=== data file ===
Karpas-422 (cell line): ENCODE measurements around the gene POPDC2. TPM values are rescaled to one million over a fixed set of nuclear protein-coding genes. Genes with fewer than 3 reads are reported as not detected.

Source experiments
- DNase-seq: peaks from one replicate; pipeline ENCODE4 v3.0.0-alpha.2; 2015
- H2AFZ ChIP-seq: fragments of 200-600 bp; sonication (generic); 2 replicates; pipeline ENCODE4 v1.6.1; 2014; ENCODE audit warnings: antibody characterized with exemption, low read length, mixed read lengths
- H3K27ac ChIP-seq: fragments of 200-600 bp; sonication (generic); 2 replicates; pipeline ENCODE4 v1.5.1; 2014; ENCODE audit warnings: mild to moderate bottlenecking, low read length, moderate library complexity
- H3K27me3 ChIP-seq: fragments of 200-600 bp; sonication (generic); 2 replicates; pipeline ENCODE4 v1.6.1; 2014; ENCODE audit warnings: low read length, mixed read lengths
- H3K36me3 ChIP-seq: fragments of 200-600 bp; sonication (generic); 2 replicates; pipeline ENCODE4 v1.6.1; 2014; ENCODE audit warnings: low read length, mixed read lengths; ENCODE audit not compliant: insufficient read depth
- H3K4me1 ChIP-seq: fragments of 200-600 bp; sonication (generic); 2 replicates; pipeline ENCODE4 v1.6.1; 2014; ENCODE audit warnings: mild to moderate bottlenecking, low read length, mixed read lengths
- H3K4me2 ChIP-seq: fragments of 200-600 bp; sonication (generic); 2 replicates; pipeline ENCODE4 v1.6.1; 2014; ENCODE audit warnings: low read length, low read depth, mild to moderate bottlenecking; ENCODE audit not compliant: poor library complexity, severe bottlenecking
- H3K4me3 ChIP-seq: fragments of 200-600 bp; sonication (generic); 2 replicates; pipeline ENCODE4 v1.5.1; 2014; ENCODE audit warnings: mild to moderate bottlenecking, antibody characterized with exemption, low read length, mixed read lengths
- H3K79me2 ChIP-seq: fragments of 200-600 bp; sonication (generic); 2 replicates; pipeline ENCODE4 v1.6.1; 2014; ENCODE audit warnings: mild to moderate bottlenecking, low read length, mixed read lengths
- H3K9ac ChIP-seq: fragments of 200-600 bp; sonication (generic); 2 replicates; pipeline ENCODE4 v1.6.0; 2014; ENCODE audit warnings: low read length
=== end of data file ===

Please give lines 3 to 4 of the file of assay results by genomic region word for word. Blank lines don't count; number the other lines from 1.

- DNase-seq: peaks from one replicate; pipeline ENCODE4 v3.0.0-alpha.2; 2015
- H2AFZ ChIP-seq: fragments of 200-600 bp; sonication (generic); 2 replicates; pipeline ENCODE4 v1.6.1; 2014; ENCODE audit warnings: antibody characterized with exemption, low read length, mixed read lengths